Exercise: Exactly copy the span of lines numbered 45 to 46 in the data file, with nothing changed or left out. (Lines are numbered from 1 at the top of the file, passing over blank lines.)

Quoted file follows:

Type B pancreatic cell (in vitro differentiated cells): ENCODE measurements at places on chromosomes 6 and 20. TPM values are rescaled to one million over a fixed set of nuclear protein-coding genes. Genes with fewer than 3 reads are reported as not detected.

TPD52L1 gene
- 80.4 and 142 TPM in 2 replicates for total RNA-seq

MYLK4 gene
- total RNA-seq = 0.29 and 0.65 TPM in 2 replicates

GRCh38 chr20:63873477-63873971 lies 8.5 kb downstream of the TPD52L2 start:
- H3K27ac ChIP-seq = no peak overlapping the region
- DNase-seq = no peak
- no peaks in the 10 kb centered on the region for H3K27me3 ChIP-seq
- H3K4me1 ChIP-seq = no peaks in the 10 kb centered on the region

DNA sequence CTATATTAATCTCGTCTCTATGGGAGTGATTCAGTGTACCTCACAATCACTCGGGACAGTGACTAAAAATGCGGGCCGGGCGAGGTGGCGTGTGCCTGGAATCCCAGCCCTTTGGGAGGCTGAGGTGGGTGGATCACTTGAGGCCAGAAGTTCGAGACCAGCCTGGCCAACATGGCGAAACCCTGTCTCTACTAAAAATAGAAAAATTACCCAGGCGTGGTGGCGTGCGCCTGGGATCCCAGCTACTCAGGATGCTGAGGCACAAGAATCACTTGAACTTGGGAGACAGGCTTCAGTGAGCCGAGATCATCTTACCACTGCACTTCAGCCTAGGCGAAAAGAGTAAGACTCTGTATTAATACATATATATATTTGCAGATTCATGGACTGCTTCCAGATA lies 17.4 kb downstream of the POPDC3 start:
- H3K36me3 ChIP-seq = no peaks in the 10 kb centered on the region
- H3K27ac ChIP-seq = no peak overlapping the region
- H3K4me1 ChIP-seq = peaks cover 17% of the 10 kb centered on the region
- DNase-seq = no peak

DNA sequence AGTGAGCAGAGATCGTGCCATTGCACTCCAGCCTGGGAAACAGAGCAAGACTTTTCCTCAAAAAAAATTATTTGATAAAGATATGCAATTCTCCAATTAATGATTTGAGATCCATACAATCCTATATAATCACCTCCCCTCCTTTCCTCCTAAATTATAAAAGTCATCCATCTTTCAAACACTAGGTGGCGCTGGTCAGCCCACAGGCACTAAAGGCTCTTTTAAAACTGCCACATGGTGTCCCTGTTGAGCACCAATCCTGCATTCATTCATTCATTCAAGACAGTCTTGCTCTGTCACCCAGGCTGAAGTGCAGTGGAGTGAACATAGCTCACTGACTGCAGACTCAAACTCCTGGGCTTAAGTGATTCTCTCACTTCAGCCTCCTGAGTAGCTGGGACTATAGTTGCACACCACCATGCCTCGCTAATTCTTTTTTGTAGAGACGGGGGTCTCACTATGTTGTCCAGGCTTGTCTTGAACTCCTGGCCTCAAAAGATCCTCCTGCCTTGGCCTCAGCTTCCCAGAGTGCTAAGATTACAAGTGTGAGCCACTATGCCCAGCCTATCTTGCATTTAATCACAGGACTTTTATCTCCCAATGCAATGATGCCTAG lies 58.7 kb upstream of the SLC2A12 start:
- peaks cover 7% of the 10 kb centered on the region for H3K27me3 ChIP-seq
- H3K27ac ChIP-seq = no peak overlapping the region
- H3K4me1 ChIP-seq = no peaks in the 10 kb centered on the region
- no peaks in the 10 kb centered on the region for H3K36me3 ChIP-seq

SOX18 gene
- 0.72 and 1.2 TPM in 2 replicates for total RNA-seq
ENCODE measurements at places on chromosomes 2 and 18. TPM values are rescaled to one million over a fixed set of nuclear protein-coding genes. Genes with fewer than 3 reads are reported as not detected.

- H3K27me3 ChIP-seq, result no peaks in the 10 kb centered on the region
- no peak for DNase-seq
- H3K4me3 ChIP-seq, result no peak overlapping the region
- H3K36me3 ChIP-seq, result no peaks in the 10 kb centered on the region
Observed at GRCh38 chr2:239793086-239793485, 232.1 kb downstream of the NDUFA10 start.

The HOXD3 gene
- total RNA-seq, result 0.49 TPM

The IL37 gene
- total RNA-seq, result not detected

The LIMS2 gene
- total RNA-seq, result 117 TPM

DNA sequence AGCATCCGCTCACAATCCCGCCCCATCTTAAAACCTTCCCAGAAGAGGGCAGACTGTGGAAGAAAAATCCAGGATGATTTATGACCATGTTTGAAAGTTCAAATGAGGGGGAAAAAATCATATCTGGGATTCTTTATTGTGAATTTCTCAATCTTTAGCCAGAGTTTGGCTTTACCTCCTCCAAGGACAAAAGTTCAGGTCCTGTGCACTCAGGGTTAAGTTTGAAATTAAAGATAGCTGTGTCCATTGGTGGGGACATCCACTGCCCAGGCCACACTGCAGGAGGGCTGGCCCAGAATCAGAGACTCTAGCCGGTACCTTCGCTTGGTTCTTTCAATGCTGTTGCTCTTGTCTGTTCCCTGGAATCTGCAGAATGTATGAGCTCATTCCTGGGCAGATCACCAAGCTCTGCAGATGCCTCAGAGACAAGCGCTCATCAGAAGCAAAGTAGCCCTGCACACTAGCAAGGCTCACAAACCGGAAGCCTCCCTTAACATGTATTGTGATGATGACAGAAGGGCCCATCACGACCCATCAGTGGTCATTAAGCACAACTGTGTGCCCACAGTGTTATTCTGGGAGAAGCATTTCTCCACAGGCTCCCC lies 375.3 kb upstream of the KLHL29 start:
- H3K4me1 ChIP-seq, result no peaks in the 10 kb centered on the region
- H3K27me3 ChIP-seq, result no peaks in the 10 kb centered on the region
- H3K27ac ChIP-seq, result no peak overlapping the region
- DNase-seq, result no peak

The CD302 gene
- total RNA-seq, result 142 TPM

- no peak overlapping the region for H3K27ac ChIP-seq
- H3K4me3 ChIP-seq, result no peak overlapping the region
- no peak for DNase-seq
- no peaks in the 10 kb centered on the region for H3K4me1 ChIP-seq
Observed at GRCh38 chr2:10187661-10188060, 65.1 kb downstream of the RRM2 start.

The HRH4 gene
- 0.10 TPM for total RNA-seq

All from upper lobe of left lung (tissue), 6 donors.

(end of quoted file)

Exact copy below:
- no peaks in the 10 kb centered on the region for H3K4me1 ChIP-seq
Observed at GRCh38 chr2:10187661-10188060, 65.1 kb downstream of the RRM2 start.